Allen

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#60 MCS

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Posted 20 February 2005 - 20:21

Originally posted by Allen Brown
Evans' Puma was a F/Atlantic wasn't it? Or was it a F3?


Suspect it was the rather "unique" FAtlantic version raced spasmodically (in Duckhams colours) by Roger Keele...but beyond that... :confused:

 


Edited by MCS, 23 October 2019 - 20:06.


#61 Jeremy Jackson

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Posted 20 February 2005 - 22:27

Originally posted by Allen Brown
... And Richardson's some sort of modified McLaren M8?

Thanks

Allen


Ian Richardson's McLaren Special was a bitza based on largely M1C bits. Bodywork was modifed M1C in lovely dark blue with gold pinstripes.

I took lots of pics of it in 1971/72, but I STILL don't have a scanner to capture slide /transparencies!!

#62 Allen Brown

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Posted 20 February 2005 - 22:50

Originally posted by Jeremy Jackson
... but I STILL don't have a scanner to capture slide /transparencies!!

http://www.amazon.co...ASIN/B00008LPVK

http://www.amazon.co...ASIN/B00005RJ6K

Go on, you know you want to...

#63 Allen Brown

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Posted 20 February 2005 - 22:52

Be quick - you've got 12 seconds:

http://cgi.ebay.co.u...5165402525&rd=1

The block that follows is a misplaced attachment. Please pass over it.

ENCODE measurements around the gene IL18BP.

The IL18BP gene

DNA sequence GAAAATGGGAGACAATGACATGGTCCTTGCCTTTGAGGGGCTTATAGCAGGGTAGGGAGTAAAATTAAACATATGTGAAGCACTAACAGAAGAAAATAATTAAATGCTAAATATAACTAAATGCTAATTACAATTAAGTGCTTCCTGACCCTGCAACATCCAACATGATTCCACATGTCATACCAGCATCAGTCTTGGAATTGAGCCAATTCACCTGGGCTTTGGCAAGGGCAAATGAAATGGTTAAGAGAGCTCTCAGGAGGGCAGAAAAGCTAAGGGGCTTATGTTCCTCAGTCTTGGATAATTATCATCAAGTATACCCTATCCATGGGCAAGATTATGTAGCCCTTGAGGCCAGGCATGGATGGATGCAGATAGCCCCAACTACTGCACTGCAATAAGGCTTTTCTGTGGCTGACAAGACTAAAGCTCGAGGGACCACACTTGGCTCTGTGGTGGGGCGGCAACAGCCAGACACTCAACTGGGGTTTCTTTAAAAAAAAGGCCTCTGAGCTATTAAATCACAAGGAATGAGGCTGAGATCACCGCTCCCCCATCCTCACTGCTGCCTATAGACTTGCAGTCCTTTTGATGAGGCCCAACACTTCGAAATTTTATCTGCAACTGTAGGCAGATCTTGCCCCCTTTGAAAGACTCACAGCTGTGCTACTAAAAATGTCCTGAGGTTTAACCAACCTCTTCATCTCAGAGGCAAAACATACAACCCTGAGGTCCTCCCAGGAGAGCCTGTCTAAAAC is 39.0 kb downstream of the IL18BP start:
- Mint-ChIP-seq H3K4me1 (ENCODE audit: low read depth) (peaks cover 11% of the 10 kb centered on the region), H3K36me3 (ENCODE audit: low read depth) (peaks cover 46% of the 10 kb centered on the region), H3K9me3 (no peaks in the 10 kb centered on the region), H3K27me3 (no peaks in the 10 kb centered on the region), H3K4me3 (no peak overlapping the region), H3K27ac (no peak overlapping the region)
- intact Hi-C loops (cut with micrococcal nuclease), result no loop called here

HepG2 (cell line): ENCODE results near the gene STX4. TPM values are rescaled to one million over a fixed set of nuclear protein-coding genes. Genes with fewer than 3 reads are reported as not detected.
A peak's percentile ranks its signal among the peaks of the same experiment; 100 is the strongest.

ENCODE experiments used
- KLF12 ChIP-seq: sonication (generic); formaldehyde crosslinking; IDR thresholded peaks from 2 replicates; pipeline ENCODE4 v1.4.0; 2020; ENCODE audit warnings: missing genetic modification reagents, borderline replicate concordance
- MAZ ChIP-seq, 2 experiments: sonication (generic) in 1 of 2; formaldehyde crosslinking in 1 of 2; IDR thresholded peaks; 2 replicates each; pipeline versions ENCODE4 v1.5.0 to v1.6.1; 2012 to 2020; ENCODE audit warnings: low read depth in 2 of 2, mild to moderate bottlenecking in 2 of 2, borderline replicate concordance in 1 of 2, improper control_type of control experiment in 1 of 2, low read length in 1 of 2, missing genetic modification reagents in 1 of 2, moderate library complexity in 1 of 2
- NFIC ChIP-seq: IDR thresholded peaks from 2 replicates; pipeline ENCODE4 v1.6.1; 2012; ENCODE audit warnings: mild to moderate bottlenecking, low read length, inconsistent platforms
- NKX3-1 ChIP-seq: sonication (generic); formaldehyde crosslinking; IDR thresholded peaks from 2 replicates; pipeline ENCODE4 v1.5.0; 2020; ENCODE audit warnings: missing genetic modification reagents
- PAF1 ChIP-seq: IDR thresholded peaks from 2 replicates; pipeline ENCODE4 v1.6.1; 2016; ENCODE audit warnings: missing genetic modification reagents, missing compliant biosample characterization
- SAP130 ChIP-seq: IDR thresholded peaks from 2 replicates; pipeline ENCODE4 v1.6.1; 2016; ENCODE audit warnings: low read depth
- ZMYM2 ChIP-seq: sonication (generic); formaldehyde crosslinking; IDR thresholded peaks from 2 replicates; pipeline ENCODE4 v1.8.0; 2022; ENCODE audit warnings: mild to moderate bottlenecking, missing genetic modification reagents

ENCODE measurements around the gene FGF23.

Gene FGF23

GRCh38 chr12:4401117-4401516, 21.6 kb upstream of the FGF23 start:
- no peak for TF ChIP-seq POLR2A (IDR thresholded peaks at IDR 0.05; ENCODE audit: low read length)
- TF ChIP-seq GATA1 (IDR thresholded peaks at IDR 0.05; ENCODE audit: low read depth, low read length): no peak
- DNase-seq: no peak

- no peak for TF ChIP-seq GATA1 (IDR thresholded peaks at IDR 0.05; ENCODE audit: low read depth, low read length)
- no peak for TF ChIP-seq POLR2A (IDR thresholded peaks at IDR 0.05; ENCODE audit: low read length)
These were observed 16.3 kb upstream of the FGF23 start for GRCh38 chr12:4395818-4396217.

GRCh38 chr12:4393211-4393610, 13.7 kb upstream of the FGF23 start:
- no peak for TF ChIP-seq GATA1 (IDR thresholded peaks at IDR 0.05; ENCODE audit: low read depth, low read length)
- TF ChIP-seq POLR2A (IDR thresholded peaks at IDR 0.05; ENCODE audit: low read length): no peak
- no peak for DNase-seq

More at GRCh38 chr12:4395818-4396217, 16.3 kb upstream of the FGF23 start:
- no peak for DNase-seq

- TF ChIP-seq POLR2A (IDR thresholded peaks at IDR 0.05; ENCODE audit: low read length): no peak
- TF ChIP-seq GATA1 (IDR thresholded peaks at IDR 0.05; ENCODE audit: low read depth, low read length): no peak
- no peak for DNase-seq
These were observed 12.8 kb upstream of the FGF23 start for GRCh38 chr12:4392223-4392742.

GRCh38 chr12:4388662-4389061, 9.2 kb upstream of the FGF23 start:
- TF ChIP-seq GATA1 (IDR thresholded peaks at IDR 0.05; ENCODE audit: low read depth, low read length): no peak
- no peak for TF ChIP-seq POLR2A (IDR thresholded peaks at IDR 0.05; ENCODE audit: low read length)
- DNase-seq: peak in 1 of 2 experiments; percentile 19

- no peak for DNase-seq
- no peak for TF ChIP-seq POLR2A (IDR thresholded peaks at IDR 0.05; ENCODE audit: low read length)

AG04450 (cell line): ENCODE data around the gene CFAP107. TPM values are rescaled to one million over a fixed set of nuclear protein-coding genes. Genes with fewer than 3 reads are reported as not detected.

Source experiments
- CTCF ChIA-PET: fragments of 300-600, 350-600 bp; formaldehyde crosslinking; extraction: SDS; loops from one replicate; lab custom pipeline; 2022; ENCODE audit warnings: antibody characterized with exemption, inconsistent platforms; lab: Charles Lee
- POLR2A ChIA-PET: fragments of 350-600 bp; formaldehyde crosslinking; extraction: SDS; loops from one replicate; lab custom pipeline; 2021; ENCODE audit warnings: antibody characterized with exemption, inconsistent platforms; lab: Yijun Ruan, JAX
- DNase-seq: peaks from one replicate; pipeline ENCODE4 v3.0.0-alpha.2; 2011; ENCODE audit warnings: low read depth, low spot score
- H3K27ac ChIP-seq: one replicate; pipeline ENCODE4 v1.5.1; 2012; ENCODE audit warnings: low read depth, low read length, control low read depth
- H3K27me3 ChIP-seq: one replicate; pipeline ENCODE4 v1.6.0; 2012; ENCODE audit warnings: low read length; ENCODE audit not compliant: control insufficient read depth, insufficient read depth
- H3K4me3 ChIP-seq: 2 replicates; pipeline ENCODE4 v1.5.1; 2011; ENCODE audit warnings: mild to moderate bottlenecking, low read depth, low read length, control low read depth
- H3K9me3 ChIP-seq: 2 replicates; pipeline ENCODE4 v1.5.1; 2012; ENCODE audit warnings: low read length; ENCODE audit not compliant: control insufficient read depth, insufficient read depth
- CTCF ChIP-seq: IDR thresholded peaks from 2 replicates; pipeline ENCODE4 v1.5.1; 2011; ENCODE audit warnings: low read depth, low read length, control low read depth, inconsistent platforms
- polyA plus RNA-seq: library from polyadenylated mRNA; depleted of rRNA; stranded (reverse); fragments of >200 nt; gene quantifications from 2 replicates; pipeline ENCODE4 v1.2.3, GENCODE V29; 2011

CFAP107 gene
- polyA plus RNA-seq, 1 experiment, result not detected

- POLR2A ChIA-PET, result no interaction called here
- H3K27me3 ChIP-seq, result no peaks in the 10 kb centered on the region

#64 Jeremy Jackson

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Posted 20 February 2005 - 22:54

But just not quick enough...

#65 MCS

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Posted 01 June 2007 - 21:09

Whilst looking for something else, I came across this - a Rothmans 50,000 cloth badge...

Can't remember how I got it, but whatever. Happily found a load of other badges too... :up:

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#66 Twin Window

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Posted 01 June 2007 - 22:37

That's a great find, Mark!

#67 john winfield

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Posted 30 September 2016 - 18:34

A short Movietone piece on the 50,000. The race may not have lived up to the earlier hype, but I enjoyed it. And what a great idea it was.

 

The man waving start flag was brave!

 


Edited by john winfield, 30 September 2016 - 18:37.


#68 E1pix

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Posted 30 September 2016 - 19:15

Cool, Thanks!

#69 pete53

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Posted 30 September 2016 - 21:16

You've been a busy man John tracking down these film snips.